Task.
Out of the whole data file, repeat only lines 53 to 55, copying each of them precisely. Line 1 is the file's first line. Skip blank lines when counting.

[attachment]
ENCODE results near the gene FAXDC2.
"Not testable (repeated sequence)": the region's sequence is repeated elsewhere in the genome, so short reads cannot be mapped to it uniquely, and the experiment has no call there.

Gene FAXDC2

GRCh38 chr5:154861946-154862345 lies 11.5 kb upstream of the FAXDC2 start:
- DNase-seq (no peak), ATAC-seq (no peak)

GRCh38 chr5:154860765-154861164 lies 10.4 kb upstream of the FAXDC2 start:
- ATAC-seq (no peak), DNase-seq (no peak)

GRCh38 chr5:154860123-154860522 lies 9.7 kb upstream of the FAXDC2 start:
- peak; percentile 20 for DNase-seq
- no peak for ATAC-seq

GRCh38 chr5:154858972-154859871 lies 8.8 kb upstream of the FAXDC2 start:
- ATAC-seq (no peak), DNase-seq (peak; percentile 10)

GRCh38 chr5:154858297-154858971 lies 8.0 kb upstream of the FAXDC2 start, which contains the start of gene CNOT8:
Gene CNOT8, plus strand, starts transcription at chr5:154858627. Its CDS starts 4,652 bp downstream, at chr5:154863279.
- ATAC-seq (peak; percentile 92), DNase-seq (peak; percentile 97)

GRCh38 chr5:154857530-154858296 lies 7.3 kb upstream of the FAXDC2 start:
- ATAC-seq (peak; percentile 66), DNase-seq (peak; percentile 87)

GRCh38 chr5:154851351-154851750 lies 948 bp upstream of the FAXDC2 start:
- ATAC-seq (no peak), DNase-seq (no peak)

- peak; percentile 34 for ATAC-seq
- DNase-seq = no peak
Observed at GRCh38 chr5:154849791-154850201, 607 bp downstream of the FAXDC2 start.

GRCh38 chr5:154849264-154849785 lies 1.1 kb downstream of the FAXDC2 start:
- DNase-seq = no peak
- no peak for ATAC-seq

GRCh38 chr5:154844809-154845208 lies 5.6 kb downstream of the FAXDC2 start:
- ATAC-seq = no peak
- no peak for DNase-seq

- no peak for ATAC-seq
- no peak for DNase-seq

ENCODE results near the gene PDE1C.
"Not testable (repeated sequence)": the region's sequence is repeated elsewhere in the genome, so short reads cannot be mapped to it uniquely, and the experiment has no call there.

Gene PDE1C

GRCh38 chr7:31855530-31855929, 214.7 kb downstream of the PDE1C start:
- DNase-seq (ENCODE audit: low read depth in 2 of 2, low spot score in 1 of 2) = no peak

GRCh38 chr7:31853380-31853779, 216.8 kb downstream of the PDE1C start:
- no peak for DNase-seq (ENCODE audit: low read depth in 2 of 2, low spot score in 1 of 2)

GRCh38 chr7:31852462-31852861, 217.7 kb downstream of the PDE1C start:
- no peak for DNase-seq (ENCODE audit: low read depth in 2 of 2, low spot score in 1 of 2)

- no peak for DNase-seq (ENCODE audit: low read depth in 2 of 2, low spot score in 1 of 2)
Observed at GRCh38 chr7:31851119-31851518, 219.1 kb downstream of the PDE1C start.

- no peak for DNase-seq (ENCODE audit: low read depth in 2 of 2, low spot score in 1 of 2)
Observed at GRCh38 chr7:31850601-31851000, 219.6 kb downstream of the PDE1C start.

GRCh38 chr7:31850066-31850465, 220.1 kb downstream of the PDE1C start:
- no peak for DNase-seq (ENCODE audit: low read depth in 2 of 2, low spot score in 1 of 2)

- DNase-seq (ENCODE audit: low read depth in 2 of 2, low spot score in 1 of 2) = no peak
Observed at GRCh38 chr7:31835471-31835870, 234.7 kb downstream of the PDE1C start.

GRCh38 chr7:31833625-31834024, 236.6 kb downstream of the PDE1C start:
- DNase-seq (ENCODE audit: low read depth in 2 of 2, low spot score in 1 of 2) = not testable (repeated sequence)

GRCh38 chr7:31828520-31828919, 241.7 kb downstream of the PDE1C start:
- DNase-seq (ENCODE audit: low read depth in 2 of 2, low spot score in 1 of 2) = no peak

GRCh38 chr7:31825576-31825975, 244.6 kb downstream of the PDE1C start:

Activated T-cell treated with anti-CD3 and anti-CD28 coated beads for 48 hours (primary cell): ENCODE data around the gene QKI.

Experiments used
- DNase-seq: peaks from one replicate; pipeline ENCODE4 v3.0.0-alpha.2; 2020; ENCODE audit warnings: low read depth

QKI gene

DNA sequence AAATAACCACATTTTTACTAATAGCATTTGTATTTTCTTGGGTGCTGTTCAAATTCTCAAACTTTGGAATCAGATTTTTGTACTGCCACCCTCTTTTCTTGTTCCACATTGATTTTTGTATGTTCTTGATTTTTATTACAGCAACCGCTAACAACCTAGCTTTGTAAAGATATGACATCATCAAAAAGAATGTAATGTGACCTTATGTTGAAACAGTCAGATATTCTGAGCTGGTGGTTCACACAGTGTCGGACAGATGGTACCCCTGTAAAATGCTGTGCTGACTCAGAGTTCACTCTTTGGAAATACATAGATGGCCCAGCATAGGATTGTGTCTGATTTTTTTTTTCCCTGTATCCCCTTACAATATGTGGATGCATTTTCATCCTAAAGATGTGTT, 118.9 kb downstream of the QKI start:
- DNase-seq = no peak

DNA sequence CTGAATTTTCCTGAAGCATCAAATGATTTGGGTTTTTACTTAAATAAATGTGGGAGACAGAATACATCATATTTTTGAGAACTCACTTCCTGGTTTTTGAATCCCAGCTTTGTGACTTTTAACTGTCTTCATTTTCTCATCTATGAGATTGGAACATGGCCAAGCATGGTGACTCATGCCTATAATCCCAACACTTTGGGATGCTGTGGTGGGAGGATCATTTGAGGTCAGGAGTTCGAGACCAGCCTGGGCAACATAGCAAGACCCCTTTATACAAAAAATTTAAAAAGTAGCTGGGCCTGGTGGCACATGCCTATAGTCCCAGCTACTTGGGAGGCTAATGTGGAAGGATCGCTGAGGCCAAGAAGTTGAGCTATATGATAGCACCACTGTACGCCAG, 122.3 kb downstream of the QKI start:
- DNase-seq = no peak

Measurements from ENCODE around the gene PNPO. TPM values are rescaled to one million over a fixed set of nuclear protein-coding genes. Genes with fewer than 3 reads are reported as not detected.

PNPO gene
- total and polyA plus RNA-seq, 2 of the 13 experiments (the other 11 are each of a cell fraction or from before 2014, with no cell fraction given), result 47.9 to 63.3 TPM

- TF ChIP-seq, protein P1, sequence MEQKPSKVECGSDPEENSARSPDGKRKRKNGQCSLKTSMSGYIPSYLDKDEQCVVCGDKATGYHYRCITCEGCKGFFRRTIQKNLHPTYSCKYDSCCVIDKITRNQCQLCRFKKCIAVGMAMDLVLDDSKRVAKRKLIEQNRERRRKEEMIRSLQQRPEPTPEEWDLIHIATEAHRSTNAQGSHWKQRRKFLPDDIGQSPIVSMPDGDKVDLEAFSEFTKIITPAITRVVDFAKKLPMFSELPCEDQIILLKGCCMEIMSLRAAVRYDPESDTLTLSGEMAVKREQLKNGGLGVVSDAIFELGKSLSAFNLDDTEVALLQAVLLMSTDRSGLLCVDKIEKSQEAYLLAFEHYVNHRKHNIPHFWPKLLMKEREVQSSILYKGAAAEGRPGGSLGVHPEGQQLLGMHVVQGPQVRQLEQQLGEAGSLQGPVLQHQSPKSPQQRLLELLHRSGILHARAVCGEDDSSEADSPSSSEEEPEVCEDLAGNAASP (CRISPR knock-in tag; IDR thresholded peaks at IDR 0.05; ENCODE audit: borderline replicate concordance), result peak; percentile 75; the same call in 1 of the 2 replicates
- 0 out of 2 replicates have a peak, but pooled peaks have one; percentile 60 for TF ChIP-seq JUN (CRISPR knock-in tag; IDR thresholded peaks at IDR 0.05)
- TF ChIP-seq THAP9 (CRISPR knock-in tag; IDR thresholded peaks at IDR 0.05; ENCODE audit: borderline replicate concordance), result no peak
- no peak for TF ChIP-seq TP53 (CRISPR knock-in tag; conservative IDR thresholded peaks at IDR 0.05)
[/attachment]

Activated T-cell treated with anti-CD3 and anti-CD28 coated beads for 48 hours (primary cell): ENCODE data around the gene QKI.

Experiments used
- DNase-seq: peaks from one replicate; pipeline ENCODE4 v3.0.0-alpha.2; 2020; ENCODE audit warnings: low read depth